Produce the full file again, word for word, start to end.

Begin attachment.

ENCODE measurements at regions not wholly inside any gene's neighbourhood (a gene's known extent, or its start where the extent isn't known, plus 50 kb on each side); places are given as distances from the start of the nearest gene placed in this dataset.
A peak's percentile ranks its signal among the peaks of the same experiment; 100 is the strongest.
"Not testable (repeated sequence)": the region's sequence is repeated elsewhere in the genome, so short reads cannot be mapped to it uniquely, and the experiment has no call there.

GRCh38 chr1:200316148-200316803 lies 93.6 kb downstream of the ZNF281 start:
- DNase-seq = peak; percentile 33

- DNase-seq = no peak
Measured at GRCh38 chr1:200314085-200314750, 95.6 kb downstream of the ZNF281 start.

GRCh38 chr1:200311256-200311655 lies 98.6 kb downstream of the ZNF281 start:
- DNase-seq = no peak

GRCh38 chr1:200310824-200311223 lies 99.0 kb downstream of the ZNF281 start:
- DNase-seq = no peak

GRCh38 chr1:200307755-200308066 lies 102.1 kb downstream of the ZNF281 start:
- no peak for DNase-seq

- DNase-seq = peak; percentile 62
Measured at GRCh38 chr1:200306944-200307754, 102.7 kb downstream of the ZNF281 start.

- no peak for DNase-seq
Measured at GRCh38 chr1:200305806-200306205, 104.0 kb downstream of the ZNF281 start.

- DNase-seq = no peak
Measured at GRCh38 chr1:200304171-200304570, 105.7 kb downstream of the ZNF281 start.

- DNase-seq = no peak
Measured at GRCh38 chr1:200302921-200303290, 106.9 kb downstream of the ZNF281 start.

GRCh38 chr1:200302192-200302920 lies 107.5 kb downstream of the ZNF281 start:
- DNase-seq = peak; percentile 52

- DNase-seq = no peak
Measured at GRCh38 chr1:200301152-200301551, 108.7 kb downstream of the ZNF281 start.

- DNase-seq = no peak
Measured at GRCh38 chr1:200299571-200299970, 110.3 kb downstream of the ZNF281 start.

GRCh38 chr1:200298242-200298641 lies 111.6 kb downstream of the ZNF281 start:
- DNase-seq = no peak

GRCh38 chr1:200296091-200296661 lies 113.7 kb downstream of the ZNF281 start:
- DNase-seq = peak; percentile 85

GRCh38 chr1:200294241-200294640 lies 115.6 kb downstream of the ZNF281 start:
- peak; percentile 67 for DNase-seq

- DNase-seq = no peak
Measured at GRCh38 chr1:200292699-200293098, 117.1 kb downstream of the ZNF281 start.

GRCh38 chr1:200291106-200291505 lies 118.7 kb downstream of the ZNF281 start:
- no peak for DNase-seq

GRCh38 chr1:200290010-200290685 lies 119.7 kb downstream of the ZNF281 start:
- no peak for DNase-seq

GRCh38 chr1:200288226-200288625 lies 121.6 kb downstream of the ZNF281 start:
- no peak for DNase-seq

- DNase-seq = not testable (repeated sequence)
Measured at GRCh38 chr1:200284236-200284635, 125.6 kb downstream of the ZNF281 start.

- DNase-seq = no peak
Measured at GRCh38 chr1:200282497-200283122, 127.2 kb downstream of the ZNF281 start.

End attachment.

ENCODE measurements at regions not wholly inside any gene's neighbourhood (a gene's known extent, or its start where the extent isn't known, plus 50 kb on each side); places are given as distances from the start of the nearest gene placed in this dataset.
A peak's percentile ranks its signal among the peaks of the same experiment; 100 is the strongest.
"Not testable (repeated sequence)": the region's sequence is repeated elsewhere in the genome, so short reads cannot be mapped to it uniquely, and the experiment has no call there.

GRCh38 chr1:200316148-200316803 lies 93.6 kb downstream of the ZNF281 start:
- DNase-seq = peak; percentile 33

- DNase-seq = no peak
Measured at GRCh38 chr1:200314085-200314750, 95.6 kb downstream of the ZNF281 start.

GRCh38 chr1:200311256-200311655 lies 98.6 kb downstream of the ZNF281 start:
- DNase-seq = no peak

GRCh38 chr1:200310824-200311223 lies 99.0 kb downstream of the ZNF281 start:
- DNase-seq = no peak

GRCh38 chr1:200307755-200308066 lies 102.1 kb downstream of the ZNF281 start:
- no peak for DNase-seq

- DNase-seq = peak; percentile 62
Measured at GRCh38 chr1:200306944-200307754, 102.7 kb downstream of the ZNF281 start.

- no peak for DNase-seq
Measured at GRCh38 chr1:200305806-200306205, 104.0 kb downstream of the ZNF281 start.

- DNase-seq = no peak
Measured at GRCh38 chr1:200304171-200304570, 105.7 kb downstream of the ZNF281 start.

- DNase-seq = no peak
Measured at GRCh38 chr1:200302921-200303290, 106.9 kb downstream of the ZNF281 start.

GRCh38 chr1:200302192-200302920 lies 107.5 kb downstream of the ZNF281 start:
- DNase-seq = peak; percentile 52

- DNase-seq = no peak
Measured at GRCh38 chr1:200301152-200301551, 108.7 kb downstream of the ZNF281 start.

- DNase-seq = no peak
Measured at GRCh38 chr1:200299571-200299970, 110.3 kb downstream of the ZNF281 start.

GRCh38 chr1:200298242-200298641 lies 111.6 kb downstream of the ZNF281 start:
- DNase-seq = no peak

GRCh38 chr1:200296091-200296661 lies 113.7 kb downstream of the ZNF281 start:
- DNase-seq = peak; percentile 85

GRCh38 chr1:200294241-200294640 lies 115.6 kb downstream of the ZNF281 start:
- peak; percentile 67 for DNase-seq

- DNase-seq = no peak
Measured at GRCh38 chr1:200292699-200293098, 117.1 kb downstream of the ZNF281 start.

GRCh38 chr1:200291106-200291505 lies 118.7 kb downstream of the ZNF281 start:
- no peak for DNase-seq

GRCh38 chr1:200290010-200290685 lies 119.7 kb downstream of the ZNF281 start:
- no peak for DNase-seq

GRCh38 chr1:200288226-200288625 lies 121.6 kb downstream of the ZNF281 start:
- no peak for DNase-seq

- DNase-seq = not testable (repeated sequence)
Measured at GRCh38 chr1:200284236-200284635, 125.6 kb downstream of the ZNF281 start.

- DNase-seq = no peak
Measured at GRCh38 chr1:200282497-200283122, 127.2 kb downstream of the ZNF281 start.